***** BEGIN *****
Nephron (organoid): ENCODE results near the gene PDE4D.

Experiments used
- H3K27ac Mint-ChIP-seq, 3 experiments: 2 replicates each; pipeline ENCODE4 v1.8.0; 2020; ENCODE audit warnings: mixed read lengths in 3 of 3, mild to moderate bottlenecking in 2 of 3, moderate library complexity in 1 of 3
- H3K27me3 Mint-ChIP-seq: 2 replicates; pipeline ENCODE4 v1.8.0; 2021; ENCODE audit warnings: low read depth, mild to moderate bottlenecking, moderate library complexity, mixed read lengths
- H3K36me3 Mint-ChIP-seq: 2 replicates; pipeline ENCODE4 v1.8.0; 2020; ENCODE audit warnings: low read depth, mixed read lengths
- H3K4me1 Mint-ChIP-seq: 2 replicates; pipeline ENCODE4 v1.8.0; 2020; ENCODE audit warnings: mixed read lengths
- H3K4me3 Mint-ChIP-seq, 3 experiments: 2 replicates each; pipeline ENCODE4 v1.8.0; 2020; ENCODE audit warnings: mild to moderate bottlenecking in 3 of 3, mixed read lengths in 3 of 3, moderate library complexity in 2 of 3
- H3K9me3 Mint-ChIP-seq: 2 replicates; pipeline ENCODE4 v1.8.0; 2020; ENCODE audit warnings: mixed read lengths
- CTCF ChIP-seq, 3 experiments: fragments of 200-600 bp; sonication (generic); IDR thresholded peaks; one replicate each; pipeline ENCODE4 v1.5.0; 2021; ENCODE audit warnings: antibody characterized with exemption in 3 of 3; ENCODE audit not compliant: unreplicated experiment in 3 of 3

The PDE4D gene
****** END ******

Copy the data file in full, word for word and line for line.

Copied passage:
Nephron (organoid): ENCODE results near the gene PDE4D.

Experiments used
- H3K27ac Mint-ChIP-seq, 3 experiments: 2 replicates each; pipeline ENCODE4 v1.8.0; 2020; ENCODE audit warnings: mixed read lengths in 3 of 3, mild to moderate bottlenecking in 2 of 3, moderate library complexity in 1 of 3
- H3K27me3 Mint-ChIP-seq: 2 replicates; pipeline ENCODE4 v1.8.0; 2021; ENCODE audit warnings: low read depth, mild to moderate bottlenecking, moderate library complexity, mixed read lengths
- H3K36me3 Mint-ChIP-seq: 2 replicates; pipeline ENCODE4 v1.8.0; 2020; ENCODE audit warnings: low read depth, mixed read lengths
- H3K4me1 Mint-ChIP-seq: 2 replicates; pipeline ENCODE4 v1.8.0; 2020; ENCODE audit warnings: mixed read lengths
- H3K4me3 Mint-ChIP-seq, 3 experiments: 2 replicates each; pipeline ENCODE4 v1.8.0; 2020; ENCODE audit warnings: mild to moderate bottlenecking in 3 of 3, mixed read lengths in 3 of 3, moderate library complexity in 2 of 3
- H3K9me3 Mint-ChIP-seq: 2 replicates; pipeline ENCODE4 v1.8.0; 2020; ENCODE audit warnings: mixed read lengths
- CTCF ChIP-seq, 3 experiments: fragments of 200-600 bp; sonication (generic); IDR thresholded peaks; one replicate each; pipeline ENCODE4 v1.5.0; 2021; ENCODE audit warnings: antibody characterized with exemption in 3 of 3; ENCODE audit not compliant: unreplicated experiment in 3 of 3

The PDE4D gene